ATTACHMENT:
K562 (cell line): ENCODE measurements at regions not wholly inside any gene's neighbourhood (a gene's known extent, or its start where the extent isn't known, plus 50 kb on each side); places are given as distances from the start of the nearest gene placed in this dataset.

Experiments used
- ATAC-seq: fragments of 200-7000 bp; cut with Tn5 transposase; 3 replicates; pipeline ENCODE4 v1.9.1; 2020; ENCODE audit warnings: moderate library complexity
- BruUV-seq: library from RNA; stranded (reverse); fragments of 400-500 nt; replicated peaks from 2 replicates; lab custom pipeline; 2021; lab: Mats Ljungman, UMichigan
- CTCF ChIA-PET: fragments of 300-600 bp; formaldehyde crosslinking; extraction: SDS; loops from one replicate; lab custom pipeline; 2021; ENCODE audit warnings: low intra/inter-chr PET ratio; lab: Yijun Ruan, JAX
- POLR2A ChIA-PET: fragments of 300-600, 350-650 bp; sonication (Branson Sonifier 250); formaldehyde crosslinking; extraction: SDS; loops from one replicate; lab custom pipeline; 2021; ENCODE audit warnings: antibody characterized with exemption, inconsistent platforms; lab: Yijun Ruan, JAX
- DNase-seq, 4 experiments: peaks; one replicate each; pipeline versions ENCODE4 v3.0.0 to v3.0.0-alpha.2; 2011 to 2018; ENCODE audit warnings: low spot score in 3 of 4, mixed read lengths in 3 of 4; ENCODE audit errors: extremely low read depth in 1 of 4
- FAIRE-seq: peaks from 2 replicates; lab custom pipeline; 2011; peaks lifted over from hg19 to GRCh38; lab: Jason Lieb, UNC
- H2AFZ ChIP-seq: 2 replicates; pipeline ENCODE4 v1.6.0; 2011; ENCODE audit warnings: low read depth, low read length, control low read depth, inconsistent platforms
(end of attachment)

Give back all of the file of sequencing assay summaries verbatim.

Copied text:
K562 (cell line): ENCODE measurements at regions not wholly inside any gene's neighbourhood (a gene's known extent, or its start where the extent isn't known, plus 50 kb on each side); places are given as distances from the start of the nearest gene placed in this dataset.

Experiments used
- ATAC-seq: fragments of 200-7000 bp; cut with Tn5 transposase; 3 replicates; pipeline ENCODE4 v1.9.1; 2020; ENCODE audit warnings: moderate library complexity
- BruUV-seq: library from RNA; stranded (reverse); fragments of 400-500 nt; replicated peaks from 2 replicates; lab custom pipeline; 2021; lab: Mats Ljungman, UMichigan
- CTCF ChIA-PET: fragments of 300-600 bp; formaldehyde crosslinking; extraction: SDS; loops from one replicate; lab custom pipeline; 2021; ENCODE audit warnings: low intra/inter-chr PET ratio; lab: Yijun Ruan, JAX
- POLR2A ChIA-PET: fragments of 300-600, 350-650 bp; sonication (Branson Sonifier 250); formaldehyde crosslinking; extraction: SDS; loops from one replicate; lab custom pipeline; 2021; ENCODE audit warnings: antibody characterized with exemption, inconsistent platforms; lab: Yijun Ruan, JAX
- DNase-seq, 4 experiments: peaks; one replicate each; pipeline versions ENCODE4 v3.0.0 to v3.0.0-alpha.2; 2011 to 2018; ENCODE audit warnings: low spot score in 3 of 4, mixed read lengths in 3 of 4; ENCODE audit errors: extremely low read depth in 1 of 4
- FAIRE-seq: peaks from 2 replicates; lab custom pipeline; 2011; peaks lifted over from hg19 to GRCh38; lab: Jason Lieb, UNC
- H2AFZ ChIP-seq: 2 replicates; pipeline ENCODE4 v1.6.0; 2011; ENCODE audit warnings: low read depth, low read length, control low read depth, inconsistent platforms